China solar industry group denies dumping, subsidies
(BEIJING) - A Chinese industry group on Thursday denied accusations solar manufacturers used state subsidies to sell products below cost in Europe, and urged Brussels not to launch an investigation.
EU ProSun, a group of more than 20 European solar panel makers, suspects Beijing of providing their Chinese rivals with loans and other subsidies that enable them to "dump" their goods.
They have filed a complaint with the European Commission calling for it to impose tariffs, following a US move in May to slap hefty anti-dumping duties on Chinese solar products. Beijing blasted the US move as "protectionist".
Wang Guiqing, vice president of the China Chamber of Commerce for Import and Export of Machinery and Electronic Products (CCCME), denied the allegations and called on Europe to deal with the complaint properly.
"China's photovoltaic industry has never conducted unfair trade with any country or region in the world, let alone dumping," he told reporters.
"We urge the European Commission ... to handle this case in a prudent and fair way," he said, adding the Chinese solar industry "firmly opposes" protectionism.
Sun Guangbin, secretary general of the CCCME's solar branch, argued that Chinese manufacturers were more competitive because of falling costs, technology innovation, economies of scale and better management.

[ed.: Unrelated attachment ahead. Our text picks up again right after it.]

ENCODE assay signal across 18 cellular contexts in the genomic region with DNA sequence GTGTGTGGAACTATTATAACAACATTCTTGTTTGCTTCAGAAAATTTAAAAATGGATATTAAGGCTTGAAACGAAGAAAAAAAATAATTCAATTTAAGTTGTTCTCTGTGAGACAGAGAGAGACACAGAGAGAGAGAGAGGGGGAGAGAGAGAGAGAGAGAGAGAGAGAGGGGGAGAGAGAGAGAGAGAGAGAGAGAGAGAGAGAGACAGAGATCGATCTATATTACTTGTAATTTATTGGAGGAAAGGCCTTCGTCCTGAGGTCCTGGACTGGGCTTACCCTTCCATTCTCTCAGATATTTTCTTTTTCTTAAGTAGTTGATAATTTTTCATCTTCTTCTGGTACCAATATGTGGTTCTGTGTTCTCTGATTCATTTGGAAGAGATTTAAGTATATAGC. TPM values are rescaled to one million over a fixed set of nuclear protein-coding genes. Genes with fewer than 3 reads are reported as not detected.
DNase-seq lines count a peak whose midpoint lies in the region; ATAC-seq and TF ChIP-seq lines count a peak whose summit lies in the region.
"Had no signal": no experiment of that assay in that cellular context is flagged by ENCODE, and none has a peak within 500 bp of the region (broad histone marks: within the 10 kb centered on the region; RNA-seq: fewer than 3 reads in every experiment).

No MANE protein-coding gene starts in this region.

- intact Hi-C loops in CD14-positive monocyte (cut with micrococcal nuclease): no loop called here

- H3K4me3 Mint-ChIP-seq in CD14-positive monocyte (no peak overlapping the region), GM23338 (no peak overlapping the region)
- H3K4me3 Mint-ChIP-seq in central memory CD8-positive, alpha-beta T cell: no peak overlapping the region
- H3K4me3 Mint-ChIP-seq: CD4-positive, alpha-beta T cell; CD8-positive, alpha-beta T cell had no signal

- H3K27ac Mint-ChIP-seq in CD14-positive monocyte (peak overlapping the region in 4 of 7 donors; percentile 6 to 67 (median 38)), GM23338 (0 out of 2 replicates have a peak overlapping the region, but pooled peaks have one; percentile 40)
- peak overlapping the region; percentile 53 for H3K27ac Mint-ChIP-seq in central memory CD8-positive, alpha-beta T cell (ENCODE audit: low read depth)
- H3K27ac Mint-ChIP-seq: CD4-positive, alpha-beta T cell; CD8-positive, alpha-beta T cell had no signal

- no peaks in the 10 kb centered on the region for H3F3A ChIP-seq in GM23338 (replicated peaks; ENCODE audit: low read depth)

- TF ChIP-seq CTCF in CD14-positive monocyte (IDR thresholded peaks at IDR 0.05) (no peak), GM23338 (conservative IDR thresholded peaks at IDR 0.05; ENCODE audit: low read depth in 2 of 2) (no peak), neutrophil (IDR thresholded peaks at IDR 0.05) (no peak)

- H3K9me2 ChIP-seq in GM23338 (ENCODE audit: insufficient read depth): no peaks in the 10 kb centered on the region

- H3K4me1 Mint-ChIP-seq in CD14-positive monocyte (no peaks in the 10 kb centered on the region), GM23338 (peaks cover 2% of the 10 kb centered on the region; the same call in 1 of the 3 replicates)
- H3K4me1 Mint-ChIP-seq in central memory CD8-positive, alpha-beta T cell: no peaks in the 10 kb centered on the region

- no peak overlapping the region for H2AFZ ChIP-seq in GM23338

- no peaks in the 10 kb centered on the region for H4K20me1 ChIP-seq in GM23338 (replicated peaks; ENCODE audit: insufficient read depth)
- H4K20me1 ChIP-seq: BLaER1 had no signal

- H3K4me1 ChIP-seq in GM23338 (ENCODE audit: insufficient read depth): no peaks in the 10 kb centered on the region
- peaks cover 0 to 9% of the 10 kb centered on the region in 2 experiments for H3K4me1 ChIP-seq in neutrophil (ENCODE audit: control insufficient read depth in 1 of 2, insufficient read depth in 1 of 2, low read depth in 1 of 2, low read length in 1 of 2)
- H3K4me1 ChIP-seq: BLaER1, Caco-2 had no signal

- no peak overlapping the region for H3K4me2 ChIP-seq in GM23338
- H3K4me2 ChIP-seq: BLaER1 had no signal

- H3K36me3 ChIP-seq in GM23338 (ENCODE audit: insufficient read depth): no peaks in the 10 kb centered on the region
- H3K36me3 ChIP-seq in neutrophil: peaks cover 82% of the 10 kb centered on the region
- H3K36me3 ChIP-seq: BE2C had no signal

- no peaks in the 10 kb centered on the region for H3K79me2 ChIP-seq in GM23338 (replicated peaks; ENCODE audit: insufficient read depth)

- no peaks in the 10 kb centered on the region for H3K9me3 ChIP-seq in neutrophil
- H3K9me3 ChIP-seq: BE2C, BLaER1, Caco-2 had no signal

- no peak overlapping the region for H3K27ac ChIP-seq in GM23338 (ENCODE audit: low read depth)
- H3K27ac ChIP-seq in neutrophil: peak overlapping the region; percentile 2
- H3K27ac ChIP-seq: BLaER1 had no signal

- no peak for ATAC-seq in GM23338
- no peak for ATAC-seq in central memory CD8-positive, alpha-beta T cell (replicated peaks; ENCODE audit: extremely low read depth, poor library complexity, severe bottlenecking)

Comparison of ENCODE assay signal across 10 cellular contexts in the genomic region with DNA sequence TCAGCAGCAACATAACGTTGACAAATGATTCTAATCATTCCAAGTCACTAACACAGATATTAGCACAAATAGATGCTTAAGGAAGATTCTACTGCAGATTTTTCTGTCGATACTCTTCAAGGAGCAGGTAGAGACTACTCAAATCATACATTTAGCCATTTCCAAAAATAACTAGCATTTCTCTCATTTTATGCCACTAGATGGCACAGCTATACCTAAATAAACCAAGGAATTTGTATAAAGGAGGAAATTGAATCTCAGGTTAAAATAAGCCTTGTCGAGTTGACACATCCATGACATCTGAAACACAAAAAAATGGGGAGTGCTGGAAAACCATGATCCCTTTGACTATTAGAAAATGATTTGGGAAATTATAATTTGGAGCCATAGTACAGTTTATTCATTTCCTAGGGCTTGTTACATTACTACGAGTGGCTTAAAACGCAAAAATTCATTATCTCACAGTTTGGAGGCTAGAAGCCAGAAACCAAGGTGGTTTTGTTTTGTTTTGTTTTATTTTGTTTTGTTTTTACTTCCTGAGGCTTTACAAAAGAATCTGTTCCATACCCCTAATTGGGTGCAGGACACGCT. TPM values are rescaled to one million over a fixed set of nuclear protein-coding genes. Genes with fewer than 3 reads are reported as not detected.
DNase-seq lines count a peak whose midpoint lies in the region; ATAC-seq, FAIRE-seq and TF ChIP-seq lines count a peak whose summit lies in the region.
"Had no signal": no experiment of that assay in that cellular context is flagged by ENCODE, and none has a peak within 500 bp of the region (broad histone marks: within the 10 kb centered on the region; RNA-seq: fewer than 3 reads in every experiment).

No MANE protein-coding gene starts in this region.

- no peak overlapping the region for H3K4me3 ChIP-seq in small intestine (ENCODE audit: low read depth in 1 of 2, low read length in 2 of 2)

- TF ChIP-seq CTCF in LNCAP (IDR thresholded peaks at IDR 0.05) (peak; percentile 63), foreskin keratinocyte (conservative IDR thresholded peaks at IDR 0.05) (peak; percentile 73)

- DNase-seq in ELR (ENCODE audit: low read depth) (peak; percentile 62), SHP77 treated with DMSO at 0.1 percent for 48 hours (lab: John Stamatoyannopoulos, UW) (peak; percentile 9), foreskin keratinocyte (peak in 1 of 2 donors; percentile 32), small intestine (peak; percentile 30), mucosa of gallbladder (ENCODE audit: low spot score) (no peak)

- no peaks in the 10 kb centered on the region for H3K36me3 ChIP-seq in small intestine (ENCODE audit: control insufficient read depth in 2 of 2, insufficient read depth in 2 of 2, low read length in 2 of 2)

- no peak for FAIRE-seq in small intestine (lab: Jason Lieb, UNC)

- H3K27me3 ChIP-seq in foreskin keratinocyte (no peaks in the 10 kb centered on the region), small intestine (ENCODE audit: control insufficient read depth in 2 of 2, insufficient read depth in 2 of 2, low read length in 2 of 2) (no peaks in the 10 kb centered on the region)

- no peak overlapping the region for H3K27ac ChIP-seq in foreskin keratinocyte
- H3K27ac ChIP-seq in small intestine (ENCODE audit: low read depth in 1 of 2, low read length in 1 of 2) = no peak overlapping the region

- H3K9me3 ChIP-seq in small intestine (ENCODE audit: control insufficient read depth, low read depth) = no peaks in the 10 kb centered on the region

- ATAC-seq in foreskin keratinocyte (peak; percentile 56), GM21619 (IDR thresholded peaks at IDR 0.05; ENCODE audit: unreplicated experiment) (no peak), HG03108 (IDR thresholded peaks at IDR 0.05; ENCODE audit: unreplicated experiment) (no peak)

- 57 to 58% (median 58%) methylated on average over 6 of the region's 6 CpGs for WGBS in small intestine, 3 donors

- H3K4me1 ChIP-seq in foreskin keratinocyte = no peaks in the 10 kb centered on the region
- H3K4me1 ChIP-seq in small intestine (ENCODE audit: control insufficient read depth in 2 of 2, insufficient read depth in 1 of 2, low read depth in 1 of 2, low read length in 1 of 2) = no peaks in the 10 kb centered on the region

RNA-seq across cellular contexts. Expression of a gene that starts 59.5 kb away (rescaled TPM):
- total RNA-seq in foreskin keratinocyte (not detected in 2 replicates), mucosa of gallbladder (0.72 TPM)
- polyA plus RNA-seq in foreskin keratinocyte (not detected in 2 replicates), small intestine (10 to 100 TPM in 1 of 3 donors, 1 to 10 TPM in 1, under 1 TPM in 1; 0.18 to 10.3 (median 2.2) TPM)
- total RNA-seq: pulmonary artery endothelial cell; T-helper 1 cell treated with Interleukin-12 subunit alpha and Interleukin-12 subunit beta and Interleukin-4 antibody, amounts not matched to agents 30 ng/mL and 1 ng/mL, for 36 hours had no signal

The price of polysilicon -- a key panel ingredient -- has slumped to around $20 per kilogramme from as high as $400 per kilogramme in 2008, he said.
He added that it was a "misunderstanding" that Chinese solar cell manufacturers had gained an unfair advantage from government subsidies.
Sun said any Chinese government support is aimed at helping users of solar energy rather than producers.
For example, the government subsidies the country's electricity grid operators to encourage them to adopt solar power, he said, which is more expensive to purchase than energy from average sources such as coal.
More than 60 percent of China's $35.8 billion of solar product exports went to the European Union last year, while the nation imported $7.5 billion-worth of European solar equipment and raw materials, Chinese industry data showed.
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